the Latin America 

Video Game market

The Latin America video game market

April 9th, 2021

The revenue generated by video games in Latin America was  $5.4 billion (US$) in 2019, less than 4% of the global revenue of $135.8 billion, despite the honorable rank of Mexico and Brazil respectively in 12th and 13th position for their gaming revenues.

LatAm has a strong domestic demand in video games but it is globally satisfied by foreign (mainly American) productions. Argentina, which exported 83% of its game production in 2020 (41% to the United States and 22% to Europe), is an exception. 

The region does not produce a large number of successful games due to a lack of trained professionals, but also investment and advertising. The weakness of the Internet network also prevents the region from taking full advantage of the growing development of online games, which is one of the markets of the future. Although the rate of internet access is relatively high (68% in 2018 compared to 53% worldwide), its speed of progression is average and broadband is still underdeveloped. Argentina does have 34 million online gamers and a third of the games are downloaded, but the capacities of some countries, such as Costa Rica or Paraguay, do not always allow for easy downloading. 

However, the region has a strong potential to develop its video game industry for several reasons:

- its population is young and large: 653.9 million inhabitants in 2020, of which 32.7% are 10-29 years old, 

- the number of gamers is high: 252.6 million in 2019, more than all of North America (210 million), 

- the number of smartphone owners is growing rapidly and is expected to reach 690 million by 2024, contributing to the fact that LatAm was considered the fastest-growing digital games market in the world in 2019 with an expected growth of +11.1%. In Brazil, the number of players has grown by 28% in the last two years,

- the resulting strong growth in demand for mobile games (+50% of users from 2017 to 2020 vs. 41% worldwide) is favorable to LatAm because the production of this type of game, which requires less financial investment, is more accessible,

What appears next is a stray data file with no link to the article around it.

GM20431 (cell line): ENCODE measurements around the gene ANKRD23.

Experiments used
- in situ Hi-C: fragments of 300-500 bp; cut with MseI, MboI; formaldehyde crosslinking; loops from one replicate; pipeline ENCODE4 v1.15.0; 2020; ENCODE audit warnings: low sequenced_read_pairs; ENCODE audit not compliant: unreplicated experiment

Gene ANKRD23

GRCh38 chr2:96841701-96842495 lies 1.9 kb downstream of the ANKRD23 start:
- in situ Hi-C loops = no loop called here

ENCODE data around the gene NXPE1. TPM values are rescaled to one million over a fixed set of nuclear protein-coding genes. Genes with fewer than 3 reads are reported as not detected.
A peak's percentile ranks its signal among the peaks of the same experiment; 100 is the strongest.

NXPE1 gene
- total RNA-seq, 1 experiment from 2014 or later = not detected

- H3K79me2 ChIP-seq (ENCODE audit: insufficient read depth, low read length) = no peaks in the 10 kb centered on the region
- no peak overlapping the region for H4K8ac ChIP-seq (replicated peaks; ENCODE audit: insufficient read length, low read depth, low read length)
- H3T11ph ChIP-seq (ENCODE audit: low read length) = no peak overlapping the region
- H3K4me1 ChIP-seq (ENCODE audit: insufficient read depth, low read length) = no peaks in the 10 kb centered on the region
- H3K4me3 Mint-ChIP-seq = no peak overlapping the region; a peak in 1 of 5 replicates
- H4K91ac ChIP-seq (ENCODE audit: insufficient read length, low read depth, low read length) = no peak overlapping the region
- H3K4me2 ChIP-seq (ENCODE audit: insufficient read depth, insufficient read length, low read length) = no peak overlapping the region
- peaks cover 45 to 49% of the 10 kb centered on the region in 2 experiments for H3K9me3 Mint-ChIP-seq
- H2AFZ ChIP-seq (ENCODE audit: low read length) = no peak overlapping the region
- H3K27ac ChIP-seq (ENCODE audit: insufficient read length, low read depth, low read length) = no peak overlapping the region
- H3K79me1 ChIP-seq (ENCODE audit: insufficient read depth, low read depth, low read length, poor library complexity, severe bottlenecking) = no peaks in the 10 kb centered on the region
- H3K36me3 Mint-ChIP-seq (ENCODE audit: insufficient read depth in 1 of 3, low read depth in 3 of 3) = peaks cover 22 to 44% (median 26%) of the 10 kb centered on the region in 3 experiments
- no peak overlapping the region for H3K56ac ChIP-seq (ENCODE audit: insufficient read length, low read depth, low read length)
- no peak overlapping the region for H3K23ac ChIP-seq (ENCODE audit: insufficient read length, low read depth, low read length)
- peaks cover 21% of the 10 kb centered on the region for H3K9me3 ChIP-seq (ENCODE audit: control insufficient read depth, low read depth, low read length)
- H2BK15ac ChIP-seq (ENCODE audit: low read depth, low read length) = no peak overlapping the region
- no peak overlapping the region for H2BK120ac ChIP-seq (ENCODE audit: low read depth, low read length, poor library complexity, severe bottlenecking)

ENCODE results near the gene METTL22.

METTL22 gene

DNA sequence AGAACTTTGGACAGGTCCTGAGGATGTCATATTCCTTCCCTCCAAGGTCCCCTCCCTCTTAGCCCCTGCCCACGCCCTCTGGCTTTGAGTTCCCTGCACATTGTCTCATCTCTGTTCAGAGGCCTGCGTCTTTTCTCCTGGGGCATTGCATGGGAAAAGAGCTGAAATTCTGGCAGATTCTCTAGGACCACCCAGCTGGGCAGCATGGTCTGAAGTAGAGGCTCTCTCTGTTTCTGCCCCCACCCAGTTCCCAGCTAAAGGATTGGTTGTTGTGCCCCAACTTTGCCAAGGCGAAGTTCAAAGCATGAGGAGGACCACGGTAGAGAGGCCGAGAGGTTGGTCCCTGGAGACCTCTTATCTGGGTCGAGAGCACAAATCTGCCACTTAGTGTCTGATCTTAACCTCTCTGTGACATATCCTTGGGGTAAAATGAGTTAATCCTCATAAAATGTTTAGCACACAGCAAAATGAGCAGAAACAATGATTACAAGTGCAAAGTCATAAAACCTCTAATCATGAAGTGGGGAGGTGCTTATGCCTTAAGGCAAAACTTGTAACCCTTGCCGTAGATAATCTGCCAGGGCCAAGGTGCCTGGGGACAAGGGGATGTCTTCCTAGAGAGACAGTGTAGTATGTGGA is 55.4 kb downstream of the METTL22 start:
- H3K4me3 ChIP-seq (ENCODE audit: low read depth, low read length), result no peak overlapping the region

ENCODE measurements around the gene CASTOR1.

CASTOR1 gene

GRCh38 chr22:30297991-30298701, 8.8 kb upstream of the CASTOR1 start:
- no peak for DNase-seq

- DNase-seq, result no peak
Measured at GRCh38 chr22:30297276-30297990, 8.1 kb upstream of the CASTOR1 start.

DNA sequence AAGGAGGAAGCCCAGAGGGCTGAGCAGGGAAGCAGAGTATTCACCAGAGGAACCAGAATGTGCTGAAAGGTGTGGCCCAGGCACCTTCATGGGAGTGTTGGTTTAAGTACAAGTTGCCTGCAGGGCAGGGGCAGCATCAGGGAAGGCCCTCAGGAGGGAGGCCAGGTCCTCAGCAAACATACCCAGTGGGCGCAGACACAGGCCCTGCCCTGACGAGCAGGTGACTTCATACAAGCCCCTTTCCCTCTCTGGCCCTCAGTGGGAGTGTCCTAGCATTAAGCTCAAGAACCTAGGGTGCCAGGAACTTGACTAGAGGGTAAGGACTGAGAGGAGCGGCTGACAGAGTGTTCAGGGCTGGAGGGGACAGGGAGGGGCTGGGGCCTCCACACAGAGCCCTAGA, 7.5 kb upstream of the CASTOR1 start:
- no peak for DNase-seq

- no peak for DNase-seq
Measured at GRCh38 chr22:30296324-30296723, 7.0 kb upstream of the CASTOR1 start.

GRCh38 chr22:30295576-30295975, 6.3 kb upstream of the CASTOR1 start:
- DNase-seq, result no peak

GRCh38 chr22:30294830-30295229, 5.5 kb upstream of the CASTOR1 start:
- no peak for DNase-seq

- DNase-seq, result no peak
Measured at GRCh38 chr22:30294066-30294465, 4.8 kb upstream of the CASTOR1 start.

- Mexico and Brazil, which have one of the largest numbers of engineers in the world, are predisposed to train students in game programming, 

- above all, aware of its cultural originality and its potential, the region has been taking action since 2004 to help it gain more weight on the world stage.

In order to develop their industry, several countries organize their own events such as the BIG Festival (Brazil's Independent Games Festival) created in 2012, currently the most important independent games festival and business forum in Latin America ; the Expo EVA (Exposición de Videojuegos Argentina) organized by the ADVA, Asociación de Desarrolladores de Videojuegos Argentinos, founded in 2004, or the Argentina Game Show. Since 2016, Chile has hosted the local gaming fair BizCon and the international Festigame ; Mexico has created Los Cabos Game Weekend, whose first edition is scheduled for 2021...

In 2015, video game associations from 11 countries (Argentina, Bolivia, Brazil, Chile, Colombia, Costa Rica, El Salvador, Mexico, Peru, Paraguay, Uruguay) created the Latam Video Games Federation to foster cooperation and synergies to compete internationally. They promote their productions together and make local developers aware of events, nationally and internationally. In order to gain visibility, they gather at the same booth at big events such as the GDC (Game Developers Conference) in the United States or GameScom in Germany. 

As with Internet access, there are still great disparities in the region when it comes to the game industry's economy. In 2020, the countries that generated the largest revenues in video games are Mexico ($1,901 million, 35% of LatAm), Brazil ($1,754 million, 33%), Argentina ($507 million, 9%), and Colombia ($417 million, 8%). Together, they account for 85% of LatAm's revenue. 

But between 2016 and 2020, other countries have seen their income from this industry increase significantly which proves they have already started up: Uruguay with +127%, and Chile +117%, but also Paraguay +100%, Peru +92% and Guatemala +89%, all above the world average of +80% over the period. At the same time, Brazil and Mexico, already in the lead, have seen increases of 22% and 56% respectively. 

Among the indicators that give hope for a significant development of the sector, is the fact that in 2015 Mexico was in the top 10 worldwide for the number of its engineering graduates (113,944 graduates) which makes it particularly well disposed to evolve towards STEM (science, technology, engineering and mathematics) programs, that are essential in the professions of game programming. 

In 2018, Brazil did better and entered the world's top 10 for the number of its STEM graduates (227,343), on a par with the same percentage as the United States (17.9%).

In Latin America, where the game market is large but mainly an importer, the role of schools that train for the production of video games is thus significant in providing national studios with enough professionals to increase their market share and develop their exports in this sector.

The region also benefits hugely from the presence of these major foreign studios on its own soil  with their technical and commercial experience. They focus on AAA games such as Activision Blizzard, Electronic Arts, Take Two Interactive, Zynga, Microsoft… and mobile games like Konami Holdings Corporation, Riot Games, Epic Games…